A wonderfully thought-provoking plenary session at APASO yesterday. Just as I thought. Simon Brault is so – interesting, and smart and makes you think and want to talk to other people about what you’ve learned and are thinking about.
Discussion around arts education. The lack of it. The lack of importance of art in everyday life. Cultural omnivores. Folks for whom art just does not register.
Lack of formal arts education. In schools. Which got me thinking.
Why can’t art be taught as a life skill? The point I made yesterday at the session was that we go after the students, the schools, we bring kids in by the busload for student matinees and talkbacks. Our numbers are great – we reached 5000 students this year, and the sponsor got some serious name recognition (thank you to the sponsor for allowing this to happen. Seriously, We couldn’t afford to do this otherwise.)
Perhaps some are affected by the work they saw, past having to answer a question from the Outreach and Education Coordinator. Perhaps not.
What have we taught them about experiencing art? What have they learned?
I think in many cases they haven’t been taught about the art experience, they’ve been taught how to go on a field trip for the afternoon.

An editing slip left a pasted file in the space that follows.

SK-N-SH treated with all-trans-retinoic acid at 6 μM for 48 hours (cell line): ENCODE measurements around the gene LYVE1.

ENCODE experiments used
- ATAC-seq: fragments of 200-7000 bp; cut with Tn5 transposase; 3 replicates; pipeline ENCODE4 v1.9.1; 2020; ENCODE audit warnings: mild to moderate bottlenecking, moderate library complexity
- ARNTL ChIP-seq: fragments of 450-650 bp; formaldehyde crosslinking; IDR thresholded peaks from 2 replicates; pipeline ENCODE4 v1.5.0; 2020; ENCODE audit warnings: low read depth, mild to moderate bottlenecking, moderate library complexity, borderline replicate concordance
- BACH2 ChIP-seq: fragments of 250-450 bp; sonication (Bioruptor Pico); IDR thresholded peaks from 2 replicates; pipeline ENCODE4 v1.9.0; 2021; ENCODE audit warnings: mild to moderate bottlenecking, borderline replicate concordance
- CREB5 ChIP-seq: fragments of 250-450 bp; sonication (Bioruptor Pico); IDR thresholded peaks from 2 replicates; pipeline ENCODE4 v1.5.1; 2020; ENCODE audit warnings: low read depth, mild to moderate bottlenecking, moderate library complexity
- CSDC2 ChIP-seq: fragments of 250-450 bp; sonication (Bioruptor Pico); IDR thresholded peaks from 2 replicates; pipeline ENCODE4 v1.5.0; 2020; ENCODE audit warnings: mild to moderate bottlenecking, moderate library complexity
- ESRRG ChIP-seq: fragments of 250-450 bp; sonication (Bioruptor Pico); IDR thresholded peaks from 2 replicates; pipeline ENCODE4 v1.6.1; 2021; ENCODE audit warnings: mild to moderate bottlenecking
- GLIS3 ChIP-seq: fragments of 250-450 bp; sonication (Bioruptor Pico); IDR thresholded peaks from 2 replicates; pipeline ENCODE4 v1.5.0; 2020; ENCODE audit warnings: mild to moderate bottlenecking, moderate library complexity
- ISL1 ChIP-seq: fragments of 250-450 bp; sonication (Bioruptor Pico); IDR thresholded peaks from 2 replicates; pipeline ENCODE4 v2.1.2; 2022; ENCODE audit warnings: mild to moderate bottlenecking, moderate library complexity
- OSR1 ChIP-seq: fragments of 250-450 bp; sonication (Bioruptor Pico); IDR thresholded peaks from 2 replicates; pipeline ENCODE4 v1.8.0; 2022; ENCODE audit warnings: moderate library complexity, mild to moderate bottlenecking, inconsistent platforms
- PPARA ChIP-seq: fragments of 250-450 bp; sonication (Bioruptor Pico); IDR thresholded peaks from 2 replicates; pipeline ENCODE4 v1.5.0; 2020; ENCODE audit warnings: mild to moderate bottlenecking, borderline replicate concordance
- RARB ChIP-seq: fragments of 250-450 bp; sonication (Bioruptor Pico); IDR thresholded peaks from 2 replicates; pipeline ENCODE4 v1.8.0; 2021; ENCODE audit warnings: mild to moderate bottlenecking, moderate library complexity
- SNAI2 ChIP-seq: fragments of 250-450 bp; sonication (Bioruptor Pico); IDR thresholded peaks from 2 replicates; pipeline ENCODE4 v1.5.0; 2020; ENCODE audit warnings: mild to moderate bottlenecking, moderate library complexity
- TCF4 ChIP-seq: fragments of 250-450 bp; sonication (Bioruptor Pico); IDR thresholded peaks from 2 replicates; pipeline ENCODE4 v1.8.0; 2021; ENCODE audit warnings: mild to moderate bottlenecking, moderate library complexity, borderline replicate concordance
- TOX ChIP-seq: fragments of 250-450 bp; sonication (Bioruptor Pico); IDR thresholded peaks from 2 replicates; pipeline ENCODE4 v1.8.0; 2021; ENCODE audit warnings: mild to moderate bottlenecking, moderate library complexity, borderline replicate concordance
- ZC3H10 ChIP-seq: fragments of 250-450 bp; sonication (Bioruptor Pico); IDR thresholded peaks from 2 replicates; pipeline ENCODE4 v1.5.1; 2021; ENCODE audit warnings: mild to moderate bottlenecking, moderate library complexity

How many are coming back of their own accord? I don’t know. And it occurred to me we do not teach experiencing art as a life skill. We teach children how to tie shoelaces, cook dinner, fold the laundry (I’ve taught my fairy godchildren how to hail a cab – city girl life skill).
We teach adolescents how to fill out college applications and try out for football or debate team or just how to get themselves to the mall so we don’t have to drive them.
And adults learn all their lives, whether it’s a excel workshop for your business, or how to find a reputable plumber or why exactly your child is making that ungodly racket.
What can we teach people? How can we give them access to our work?
Have we taught them what they need to know to experience and appreciate art of their own accord? That they can do this any time, of their own accord, but it takes a bit more work to find out what’s going on? (This is where the internet access generation comes in – it’s all on the internet).
What have we taught them?
Did we explain that PWYC means pay-what-you-can and you can go to that show and pay a toonie or a twenty and see the play? And those performances usually sell out so best get there early?
Have we taught them that some shows have rush seats for as little as $10? What does “rush seat” mean anyway?
That out of respect to the other audience members and the actors you turn off your phone, take off your hat if it’s in the way and try not to talk to your companion during the show? (We won’t get into hard candy. It seems nobody can be taught not to open them during the show).
Have we taught them that we really do want them there, of their own accord, outside of the Wednesday 1:30 matinee?
Much more to think about.
(Yes I bought Simon’s book. It’s awesome and he autographed it for me. In FRENCH.)
ETA: you type too fast you get some nasty typos. Apologies.